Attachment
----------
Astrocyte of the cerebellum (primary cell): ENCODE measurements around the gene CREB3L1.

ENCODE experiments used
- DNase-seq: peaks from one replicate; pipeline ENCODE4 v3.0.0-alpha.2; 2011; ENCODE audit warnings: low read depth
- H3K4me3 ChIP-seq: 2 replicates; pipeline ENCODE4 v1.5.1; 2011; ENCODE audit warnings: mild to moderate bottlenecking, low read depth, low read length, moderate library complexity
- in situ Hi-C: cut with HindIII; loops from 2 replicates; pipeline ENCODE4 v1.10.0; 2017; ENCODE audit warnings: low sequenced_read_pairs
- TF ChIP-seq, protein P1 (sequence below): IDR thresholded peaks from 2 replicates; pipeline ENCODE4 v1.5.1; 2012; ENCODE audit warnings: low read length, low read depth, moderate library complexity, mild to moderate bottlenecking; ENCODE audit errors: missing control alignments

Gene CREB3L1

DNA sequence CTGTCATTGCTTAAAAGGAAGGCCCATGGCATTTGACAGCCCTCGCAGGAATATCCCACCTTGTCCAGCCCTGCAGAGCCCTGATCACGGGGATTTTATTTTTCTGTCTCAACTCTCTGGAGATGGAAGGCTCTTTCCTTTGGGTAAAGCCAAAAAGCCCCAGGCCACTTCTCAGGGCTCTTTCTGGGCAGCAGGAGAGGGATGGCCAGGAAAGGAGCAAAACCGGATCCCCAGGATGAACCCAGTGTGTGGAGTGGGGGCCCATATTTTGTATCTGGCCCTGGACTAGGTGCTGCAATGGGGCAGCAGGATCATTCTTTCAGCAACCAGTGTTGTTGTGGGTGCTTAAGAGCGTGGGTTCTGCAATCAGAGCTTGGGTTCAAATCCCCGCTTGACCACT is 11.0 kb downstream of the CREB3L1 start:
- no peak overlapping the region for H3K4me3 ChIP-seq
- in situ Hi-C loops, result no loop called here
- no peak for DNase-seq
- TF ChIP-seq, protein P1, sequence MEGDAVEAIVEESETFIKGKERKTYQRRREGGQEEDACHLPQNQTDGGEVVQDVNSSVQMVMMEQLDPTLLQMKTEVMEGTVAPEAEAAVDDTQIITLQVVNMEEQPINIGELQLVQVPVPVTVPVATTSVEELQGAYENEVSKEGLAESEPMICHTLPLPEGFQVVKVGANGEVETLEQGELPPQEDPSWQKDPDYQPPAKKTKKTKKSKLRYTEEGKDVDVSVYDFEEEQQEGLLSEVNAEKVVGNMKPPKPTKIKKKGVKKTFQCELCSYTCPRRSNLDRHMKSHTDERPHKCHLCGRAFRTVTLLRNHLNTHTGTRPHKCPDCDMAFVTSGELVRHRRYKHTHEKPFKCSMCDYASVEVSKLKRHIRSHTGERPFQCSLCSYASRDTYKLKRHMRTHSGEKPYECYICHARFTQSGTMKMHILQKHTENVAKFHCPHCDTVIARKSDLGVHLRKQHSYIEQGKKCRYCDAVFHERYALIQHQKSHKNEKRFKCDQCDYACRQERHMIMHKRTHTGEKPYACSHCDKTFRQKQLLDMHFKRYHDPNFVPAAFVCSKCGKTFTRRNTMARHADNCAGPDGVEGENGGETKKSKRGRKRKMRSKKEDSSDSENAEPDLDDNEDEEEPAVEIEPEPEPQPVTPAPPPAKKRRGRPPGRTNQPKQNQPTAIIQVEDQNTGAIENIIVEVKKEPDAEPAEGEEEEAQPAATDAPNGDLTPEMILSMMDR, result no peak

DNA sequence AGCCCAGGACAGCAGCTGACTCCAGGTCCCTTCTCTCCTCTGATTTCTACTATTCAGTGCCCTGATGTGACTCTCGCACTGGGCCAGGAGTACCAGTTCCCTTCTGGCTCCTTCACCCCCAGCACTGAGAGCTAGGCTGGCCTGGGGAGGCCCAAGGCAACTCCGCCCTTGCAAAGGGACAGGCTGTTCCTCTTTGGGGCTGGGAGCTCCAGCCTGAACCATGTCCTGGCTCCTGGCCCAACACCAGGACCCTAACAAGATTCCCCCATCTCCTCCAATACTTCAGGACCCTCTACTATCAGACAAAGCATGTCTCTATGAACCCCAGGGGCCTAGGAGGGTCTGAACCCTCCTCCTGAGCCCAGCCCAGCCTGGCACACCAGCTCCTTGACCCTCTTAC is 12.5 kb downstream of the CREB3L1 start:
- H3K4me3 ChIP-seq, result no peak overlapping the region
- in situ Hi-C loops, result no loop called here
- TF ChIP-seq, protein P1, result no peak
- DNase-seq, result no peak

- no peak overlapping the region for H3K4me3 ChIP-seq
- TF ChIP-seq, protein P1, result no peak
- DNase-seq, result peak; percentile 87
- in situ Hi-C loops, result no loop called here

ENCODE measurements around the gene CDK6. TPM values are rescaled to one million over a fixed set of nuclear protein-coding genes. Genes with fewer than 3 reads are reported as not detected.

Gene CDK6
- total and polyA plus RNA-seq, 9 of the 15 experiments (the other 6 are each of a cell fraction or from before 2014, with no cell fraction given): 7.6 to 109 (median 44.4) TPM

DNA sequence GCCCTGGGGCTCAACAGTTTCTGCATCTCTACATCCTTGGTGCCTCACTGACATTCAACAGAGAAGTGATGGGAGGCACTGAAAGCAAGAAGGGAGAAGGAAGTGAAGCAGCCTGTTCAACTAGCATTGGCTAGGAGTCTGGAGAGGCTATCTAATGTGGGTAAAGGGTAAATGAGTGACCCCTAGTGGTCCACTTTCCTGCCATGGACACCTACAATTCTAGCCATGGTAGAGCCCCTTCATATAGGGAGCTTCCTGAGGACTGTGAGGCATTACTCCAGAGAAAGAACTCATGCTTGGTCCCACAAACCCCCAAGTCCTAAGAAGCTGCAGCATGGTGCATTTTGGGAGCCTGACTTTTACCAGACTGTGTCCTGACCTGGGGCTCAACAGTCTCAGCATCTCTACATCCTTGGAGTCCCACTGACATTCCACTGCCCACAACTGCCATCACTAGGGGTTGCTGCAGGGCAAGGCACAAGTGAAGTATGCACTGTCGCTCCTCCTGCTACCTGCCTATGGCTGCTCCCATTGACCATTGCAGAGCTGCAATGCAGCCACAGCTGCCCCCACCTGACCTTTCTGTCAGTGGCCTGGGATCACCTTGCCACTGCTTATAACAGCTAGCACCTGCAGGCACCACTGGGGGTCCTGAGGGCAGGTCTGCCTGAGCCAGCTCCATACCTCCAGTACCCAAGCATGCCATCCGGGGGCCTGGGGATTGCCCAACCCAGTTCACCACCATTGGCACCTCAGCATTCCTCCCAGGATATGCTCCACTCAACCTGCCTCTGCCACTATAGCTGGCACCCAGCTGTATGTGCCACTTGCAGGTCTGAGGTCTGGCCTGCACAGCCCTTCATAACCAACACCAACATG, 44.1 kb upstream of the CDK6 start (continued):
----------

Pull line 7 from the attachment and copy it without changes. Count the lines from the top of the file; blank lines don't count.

Gene CREB3L1